• Later we'll discuss how to implement it

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Pointer Swizzling

  • When a block is moved from disk into main memory, change all the disk addresses that point to items in this block into main memory addresses.

  • Need a bit for each address to indicate if it is a disk address or a memory address.

  • Why? Faster to follow memory pointers (only uses a single machine instruction).

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Example of Swizzling


Main Memory

read into

main memory

Block 1

Block 2

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Swizzling Policies

  • Automatic swizzling: as soon as block is brought into memory, swizzle all relevant pointers

  • Swizzling on demand: only swizzle a pointer if and when it is actually followed

  • No swizzling

  • Programmer control

Automatic swizzling l.jpg
Automatic Swizzling

  • Locating all pointers within a block:

    • refer to the schema, which will indicate where addresses are in the records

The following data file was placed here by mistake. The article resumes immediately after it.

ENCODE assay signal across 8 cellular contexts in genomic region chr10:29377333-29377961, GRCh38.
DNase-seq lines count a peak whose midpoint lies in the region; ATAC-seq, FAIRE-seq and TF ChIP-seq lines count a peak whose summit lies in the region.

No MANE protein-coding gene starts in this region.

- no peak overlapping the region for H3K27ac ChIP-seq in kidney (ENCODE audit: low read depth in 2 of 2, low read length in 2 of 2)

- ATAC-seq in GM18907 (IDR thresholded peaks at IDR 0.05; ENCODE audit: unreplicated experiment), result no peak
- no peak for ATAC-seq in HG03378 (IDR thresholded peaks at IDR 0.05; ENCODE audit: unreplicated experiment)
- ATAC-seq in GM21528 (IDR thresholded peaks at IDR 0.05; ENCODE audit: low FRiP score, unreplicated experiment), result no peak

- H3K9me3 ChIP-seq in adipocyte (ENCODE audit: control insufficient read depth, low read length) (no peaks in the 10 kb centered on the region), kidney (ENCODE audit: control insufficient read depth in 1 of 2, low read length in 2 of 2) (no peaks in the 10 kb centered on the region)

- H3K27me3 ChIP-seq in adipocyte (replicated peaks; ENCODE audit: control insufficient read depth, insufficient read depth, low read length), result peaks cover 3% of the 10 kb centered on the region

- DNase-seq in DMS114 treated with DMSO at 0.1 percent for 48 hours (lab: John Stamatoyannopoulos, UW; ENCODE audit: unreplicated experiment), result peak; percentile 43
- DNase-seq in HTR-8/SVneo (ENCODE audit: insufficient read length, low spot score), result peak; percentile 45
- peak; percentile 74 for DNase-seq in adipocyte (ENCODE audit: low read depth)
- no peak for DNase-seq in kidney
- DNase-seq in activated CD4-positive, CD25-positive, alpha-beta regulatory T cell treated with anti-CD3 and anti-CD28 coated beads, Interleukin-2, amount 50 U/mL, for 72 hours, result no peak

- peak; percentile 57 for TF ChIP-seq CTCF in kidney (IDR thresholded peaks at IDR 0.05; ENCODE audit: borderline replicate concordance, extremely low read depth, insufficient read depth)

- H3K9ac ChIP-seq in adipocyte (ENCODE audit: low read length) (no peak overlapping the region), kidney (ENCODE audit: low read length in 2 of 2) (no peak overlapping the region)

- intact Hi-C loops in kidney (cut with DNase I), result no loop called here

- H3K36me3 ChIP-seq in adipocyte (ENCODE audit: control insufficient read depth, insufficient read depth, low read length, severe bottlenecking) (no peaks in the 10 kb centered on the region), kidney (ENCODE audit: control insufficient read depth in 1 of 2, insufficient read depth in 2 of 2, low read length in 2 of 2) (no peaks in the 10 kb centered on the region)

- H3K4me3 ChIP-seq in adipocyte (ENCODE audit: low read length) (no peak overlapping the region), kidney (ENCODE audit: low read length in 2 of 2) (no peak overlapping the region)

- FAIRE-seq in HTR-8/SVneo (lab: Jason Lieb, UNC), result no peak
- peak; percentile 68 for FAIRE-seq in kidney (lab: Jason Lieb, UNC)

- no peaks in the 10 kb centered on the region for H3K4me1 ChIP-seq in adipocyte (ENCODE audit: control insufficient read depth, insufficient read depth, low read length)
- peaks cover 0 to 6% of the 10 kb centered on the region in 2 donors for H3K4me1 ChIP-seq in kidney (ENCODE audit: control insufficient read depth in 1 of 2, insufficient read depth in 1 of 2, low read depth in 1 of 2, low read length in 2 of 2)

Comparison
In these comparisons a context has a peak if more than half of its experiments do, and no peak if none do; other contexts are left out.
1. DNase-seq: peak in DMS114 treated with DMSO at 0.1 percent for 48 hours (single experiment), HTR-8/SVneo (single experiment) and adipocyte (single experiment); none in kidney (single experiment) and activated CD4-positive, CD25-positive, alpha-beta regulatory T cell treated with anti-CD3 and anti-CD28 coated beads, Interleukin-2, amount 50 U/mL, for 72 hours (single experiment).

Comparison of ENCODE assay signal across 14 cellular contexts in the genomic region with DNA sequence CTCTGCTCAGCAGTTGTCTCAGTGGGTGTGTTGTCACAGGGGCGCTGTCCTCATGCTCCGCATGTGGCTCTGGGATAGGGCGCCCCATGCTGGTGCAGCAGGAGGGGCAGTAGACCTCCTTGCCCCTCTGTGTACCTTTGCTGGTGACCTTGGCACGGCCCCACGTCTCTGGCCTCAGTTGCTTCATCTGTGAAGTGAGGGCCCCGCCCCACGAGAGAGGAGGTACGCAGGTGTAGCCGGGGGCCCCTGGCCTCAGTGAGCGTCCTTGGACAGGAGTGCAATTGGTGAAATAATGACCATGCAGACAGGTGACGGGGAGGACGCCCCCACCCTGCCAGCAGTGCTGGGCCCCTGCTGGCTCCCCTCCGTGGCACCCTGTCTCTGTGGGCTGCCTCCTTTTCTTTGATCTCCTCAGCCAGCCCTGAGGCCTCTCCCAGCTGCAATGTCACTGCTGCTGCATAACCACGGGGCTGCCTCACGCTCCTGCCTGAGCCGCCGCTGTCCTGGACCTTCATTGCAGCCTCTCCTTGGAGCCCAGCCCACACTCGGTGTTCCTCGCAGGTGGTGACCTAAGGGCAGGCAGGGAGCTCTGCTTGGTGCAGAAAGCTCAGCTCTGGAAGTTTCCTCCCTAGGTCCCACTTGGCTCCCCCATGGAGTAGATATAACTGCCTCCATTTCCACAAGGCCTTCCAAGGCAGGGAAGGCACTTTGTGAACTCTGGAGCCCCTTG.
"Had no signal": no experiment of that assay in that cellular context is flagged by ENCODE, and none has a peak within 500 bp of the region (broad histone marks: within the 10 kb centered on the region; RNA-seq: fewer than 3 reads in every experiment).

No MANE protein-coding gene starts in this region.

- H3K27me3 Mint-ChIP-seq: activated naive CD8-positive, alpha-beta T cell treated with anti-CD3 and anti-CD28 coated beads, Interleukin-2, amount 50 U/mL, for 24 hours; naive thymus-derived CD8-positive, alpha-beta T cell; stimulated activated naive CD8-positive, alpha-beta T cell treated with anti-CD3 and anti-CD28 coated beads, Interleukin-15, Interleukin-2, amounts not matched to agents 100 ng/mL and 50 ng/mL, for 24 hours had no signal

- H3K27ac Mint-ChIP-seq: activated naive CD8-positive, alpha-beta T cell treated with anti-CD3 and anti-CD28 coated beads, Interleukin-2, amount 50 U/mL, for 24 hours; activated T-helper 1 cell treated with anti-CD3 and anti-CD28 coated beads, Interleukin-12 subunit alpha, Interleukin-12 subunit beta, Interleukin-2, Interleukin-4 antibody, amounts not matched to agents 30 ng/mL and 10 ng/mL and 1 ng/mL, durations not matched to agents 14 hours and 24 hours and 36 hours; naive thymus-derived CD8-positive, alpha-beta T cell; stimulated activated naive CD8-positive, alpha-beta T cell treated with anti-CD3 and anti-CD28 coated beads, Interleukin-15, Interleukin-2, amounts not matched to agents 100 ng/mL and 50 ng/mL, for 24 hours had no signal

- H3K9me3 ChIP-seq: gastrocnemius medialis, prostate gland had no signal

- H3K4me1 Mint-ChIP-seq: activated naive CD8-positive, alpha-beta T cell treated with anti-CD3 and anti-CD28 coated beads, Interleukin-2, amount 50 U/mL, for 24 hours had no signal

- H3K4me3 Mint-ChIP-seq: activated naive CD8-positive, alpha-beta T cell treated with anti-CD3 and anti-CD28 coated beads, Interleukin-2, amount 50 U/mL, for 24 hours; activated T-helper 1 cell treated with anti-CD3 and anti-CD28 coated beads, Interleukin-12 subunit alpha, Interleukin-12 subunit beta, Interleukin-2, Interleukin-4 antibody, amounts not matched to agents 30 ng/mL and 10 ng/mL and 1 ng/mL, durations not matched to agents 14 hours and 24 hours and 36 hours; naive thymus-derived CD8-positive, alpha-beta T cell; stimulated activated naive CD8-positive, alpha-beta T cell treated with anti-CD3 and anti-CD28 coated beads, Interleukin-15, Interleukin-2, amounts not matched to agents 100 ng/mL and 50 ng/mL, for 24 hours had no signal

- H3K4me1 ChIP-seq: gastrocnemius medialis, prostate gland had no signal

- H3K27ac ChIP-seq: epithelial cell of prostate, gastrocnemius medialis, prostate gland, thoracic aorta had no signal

• for index structures, pointers are at known locations

  • Update translation table with memory addresses of items in the block

  • Update pointers in the block (in memory) with memory addresses, when possible, as obtained from translation table

Unswizzling l.jpg

  • When a block is moved from memory back to disk, all pointers must go back to database (disk) addresses

  • Use translation table again

  • Important to have an efficient data structure for the translation table

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Pinned Records and Blocks

  • A block in memory is pinned if it cannot be safely written back to disk

  • Indicate with a bit in the block header

  • Reasons for pinning:

    • related to failure recovery (more later)

    • because of pointer swizzling

  • If block B1 has swizzled pointer to an item in block B2, then B2 is pinned.

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Unpinning a Block

  • Consider each item in the block to be unpinned

  • Keep in the translation table the places in memory holding swizzled pointers to that item (e.g., with a linked list)

  • Unswizzle those pointers (i.e., use translation table to replace the memory addresses with database (disk) addresses

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Variable Length Data

  • Data items with varying size (e.g., if maximum size of a field is large but most of the time the values are small)

  • Variable-format records (e.g., NULLs method for representing a hierarchy of entity sets as relations)

  • Records that do not fit in a block (e.g., an MPEG of a movie)

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Variable-Length Fields

  • Store the fixed-length fields before the variable-length fields in each record

  • Keep in the record header